Hello, everyone, and welcome to our installment, “Acts of Reading and Writing: Faculty Profiles.” This week we feature Prof R. Eric Jones, Lewis University Aviation and Transportation Professor. Lewis student Richard Mulville interviewed Prof. Jones. The mini-interview, that the Jet Fuel Review editors are also partaking in for the “Meet the Editors” series, is located after the profile.
Robert Eric Jones, though he prefers Eric Jones, is one of those mechanics who works and inspects airplanes on a weekend basis for SWA (Southwest Airlines.) Jones with his clean cut brown hair, standing about 5’10” with his lab jacket on, is a professor here at Lewis University. Jones wasn’t always a professor at Lewis University, he has also worked in the United States Navy as an airframe and powerplant rated mechanic. In the Navy, he worked on LC-130’s,which is a four-engine transport aircraft. Jones was deployed to Antarctica where he worked on these type of airplanes and mostly transported toilet paper and plywood around the continent. After his four years in the Navy, he worked for United Airlines as a mechanic for three years. After his three year stint at United, he heard about new opportunities at SWA where he applied and received the job.
Jones has been working for SWA for 14 years and only works on the weekends now, stating “Yeah, it’s not a bad deal.” He is now a Flight Line Technician at SWA where he looks at planes before they depart. In the event that there is a problem with the aircraft, he decides if it’s a “go” or “no-go item.” Since he has been with the company for so long, he is able to choose his own hours and works around his teaching schedule during the week. He is the proud married father of three children with one of them being special needs. This diverse background shapes a brief summary of Robert Eric Jones.
With all of his mechanical background, it is no surprise that Prof. Jones’s favorite type of book is either a nonfiction or historical book. In Jone’s library, he’d have, “different types of literature, historical, biographies and classics.” And, if he could co-write with one author, it would be David McCullough, a primarily nonfiction author. It is no surprise that Jones would want to work with someone who is also interested in nonfiction historical pieces. Although his favorite books are nonfiction, he does need somewhere to relax when he’s off the job. When asked where his favorite place to read is, he stated, “It has to be the bathtub, because of the Jacuzzi,” which is where he escapes when he’s stressed about working on airplanes or grading exams.When asked about novels and their film adaptations, Jones mentioned that he would love to revisit the film Crime and Punishment:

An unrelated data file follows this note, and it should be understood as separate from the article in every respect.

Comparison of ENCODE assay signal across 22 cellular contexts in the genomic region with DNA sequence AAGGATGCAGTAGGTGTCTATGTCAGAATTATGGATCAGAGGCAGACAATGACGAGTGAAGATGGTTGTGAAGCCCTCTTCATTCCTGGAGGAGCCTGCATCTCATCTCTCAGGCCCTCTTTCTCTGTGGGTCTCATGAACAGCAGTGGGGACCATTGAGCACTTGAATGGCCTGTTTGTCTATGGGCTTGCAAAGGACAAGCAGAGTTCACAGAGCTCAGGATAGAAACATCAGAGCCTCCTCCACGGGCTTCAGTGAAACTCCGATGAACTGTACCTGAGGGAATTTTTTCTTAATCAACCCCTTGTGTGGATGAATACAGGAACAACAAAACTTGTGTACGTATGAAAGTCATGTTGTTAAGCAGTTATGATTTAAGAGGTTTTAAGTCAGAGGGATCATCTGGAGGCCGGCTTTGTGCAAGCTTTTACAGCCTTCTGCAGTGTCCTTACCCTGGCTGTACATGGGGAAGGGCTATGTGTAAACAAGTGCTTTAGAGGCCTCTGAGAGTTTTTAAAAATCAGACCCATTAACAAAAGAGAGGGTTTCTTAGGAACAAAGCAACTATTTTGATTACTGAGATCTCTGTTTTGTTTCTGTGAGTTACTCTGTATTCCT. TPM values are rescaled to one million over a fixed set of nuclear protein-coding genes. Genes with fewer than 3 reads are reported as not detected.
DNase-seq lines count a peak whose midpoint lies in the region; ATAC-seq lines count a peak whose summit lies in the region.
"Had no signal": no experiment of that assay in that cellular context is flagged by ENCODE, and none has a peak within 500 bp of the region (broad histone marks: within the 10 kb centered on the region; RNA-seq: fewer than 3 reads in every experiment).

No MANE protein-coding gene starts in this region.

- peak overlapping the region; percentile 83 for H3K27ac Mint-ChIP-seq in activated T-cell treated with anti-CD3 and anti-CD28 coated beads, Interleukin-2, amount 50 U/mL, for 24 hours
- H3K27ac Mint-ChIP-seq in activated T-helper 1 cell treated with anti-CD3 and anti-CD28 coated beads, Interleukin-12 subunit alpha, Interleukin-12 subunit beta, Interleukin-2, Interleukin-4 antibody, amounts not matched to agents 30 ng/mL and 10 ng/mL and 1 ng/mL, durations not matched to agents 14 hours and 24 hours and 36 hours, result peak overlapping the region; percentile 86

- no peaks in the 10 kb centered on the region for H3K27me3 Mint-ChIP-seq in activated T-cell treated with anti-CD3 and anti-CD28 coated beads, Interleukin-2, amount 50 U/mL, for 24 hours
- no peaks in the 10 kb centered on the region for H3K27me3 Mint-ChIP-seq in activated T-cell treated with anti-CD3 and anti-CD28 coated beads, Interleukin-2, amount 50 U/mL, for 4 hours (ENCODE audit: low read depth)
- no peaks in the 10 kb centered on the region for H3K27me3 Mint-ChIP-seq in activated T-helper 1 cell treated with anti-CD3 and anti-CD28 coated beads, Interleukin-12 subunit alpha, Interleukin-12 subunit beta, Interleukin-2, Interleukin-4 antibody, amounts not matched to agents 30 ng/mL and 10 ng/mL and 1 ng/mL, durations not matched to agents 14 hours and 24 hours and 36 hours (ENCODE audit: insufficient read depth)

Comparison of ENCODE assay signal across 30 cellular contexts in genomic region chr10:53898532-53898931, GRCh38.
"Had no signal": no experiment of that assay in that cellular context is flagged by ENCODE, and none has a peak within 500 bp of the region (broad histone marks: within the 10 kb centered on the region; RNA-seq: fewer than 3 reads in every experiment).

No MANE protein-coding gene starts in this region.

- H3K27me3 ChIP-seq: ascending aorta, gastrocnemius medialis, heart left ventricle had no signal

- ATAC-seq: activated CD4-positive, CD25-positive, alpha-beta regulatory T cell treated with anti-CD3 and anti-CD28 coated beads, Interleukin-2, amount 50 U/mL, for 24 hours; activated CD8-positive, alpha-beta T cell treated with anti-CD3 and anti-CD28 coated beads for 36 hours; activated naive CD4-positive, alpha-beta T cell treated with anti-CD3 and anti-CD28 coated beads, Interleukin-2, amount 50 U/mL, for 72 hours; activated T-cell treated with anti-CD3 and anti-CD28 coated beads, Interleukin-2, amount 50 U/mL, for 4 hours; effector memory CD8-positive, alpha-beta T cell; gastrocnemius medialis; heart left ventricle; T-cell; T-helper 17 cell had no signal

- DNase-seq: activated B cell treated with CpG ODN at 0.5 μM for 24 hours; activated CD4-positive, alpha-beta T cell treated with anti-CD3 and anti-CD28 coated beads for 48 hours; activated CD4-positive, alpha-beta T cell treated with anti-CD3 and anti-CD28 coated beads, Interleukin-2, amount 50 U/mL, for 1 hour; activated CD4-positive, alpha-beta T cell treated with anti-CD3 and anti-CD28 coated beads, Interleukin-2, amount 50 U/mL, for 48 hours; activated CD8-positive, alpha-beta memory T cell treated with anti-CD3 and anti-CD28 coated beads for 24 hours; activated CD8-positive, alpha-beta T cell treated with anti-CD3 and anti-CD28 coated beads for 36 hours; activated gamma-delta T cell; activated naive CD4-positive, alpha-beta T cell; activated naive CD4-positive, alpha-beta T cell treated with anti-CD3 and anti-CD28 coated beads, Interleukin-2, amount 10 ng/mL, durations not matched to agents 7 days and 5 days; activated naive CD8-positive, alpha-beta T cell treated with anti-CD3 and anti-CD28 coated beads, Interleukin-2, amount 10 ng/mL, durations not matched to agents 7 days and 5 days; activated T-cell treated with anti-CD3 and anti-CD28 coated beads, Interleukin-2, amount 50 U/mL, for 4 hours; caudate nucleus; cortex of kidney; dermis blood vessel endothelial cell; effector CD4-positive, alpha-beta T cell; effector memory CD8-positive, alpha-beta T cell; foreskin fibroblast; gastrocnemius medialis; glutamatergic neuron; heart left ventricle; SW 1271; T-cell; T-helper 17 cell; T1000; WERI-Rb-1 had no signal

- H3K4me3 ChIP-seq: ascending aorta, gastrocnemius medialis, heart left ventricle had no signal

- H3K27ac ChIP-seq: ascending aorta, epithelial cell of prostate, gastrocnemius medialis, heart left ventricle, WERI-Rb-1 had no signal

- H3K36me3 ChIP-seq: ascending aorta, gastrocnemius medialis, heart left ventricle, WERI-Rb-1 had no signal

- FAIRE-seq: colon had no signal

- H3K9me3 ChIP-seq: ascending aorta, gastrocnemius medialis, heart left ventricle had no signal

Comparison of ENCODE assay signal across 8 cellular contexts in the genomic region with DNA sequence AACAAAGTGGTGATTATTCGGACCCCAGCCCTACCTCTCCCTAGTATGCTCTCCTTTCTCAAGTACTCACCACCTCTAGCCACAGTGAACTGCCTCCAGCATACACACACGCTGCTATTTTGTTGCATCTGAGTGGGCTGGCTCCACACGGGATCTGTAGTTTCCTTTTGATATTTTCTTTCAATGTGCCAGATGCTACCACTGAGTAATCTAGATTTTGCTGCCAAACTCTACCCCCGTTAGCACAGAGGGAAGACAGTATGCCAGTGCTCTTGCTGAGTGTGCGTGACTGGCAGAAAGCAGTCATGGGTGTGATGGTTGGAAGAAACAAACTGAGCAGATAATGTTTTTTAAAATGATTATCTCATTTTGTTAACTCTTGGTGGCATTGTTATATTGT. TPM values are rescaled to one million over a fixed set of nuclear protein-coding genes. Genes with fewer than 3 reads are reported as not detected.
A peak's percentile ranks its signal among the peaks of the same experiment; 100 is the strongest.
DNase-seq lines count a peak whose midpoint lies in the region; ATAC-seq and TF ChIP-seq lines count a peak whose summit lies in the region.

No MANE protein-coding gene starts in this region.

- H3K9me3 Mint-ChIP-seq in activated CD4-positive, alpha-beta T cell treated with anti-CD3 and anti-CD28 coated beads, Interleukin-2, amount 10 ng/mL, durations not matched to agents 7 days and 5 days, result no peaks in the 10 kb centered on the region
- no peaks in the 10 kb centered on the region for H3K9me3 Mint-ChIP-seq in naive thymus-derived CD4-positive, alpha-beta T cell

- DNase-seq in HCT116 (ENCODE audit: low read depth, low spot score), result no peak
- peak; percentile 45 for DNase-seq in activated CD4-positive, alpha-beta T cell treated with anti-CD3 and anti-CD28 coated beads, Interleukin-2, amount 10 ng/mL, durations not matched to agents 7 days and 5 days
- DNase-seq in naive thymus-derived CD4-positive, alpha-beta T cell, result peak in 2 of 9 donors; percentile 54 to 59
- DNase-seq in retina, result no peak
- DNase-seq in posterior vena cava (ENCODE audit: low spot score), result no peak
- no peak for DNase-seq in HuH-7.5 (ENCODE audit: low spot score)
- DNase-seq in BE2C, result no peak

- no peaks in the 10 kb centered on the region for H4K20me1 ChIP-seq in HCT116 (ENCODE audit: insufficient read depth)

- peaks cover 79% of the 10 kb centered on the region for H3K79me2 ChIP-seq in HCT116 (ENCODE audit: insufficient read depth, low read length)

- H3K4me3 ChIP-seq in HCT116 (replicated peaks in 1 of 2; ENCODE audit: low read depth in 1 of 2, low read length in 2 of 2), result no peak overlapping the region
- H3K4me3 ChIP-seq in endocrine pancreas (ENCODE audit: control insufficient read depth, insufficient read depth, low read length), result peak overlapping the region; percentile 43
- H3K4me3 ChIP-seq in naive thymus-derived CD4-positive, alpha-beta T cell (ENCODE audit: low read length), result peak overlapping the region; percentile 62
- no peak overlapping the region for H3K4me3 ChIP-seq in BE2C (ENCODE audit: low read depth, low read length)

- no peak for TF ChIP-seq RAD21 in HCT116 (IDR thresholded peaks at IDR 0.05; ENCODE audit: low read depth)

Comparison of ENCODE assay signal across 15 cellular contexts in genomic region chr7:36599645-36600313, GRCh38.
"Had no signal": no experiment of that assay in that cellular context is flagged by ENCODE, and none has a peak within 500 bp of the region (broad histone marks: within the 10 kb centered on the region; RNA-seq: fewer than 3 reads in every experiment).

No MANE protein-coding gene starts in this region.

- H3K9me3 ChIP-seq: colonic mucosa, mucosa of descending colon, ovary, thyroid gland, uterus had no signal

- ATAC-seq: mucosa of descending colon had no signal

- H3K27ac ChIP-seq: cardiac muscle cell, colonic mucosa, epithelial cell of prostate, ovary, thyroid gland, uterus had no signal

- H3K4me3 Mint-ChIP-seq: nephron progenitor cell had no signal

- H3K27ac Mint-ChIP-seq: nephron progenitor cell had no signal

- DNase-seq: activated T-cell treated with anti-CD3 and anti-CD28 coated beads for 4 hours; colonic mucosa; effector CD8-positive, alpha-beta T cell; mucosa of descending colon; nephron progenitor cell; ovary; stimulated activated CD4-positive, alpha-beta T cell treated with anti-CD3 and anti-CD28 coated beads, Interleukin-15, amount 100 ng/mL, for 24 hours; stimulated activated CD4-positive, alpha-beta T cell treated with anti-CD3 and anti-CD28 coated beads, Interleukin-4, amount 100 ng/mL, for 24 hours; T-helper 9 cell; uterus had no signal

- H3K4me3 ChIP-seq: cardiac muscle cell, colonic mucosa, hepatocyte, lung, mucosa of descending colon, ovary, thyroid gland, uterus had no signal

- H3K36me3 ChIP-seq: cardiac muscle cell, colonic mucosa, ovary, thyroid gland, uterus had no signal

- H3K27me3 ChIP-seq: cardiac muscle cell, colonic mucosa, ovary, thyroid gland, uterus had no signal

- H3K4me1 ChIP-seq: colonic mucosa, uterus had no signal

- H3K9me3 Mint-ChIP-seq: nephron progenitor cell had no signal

“The movie was really… bad. The movie was made in 1942, and it was terrible. You could redo that book very well. The other book that would make a great film, although there hasn’t been a movie released yet, is Unbroken written by Laura Hillenbrand.”
If Jones could meet a book character, he would want to have coffee with the fictional character Holden, a villain from the Glanton Gang in Blood Meridian, written by Cormac McCarthy. Jones’s favorite aviation book is Yeager by Chuck Yeager and Leo Janos. This book is about one of the best fighter pilots who ever lived and describes some of the events he went through as a pilot in World War II. This book has had a strong influence on why Jones is now involved in aviation.
Have you ever wondered why literature and film often highlight aviation? Aviation has astounded thousands since the first powered flight took place in Kitty Hawk, North Carolina in 1903. Since 1903, aviation has expanded with new technology, enabling aircrafts to carry a lot of weight, very far, and very fast. With this growing field of transportation, new mechanics are needed, Eric Jones being one of them. There are strict regulations for being an aircraft mechanic, and everything you do can be tracked back to you. “You can’t just pull over to the side of the road,” my teachers used to always stress with me. Being an aircraft mechanic means you need to be precise and follow the instructions word for word. This is a unique field, and an airframe and powerplant rated mechanic is considered the “cream of the crop.” Every day, when working on airplanes, these mechanics risk their licenses and possibly even their belongings because of law suits.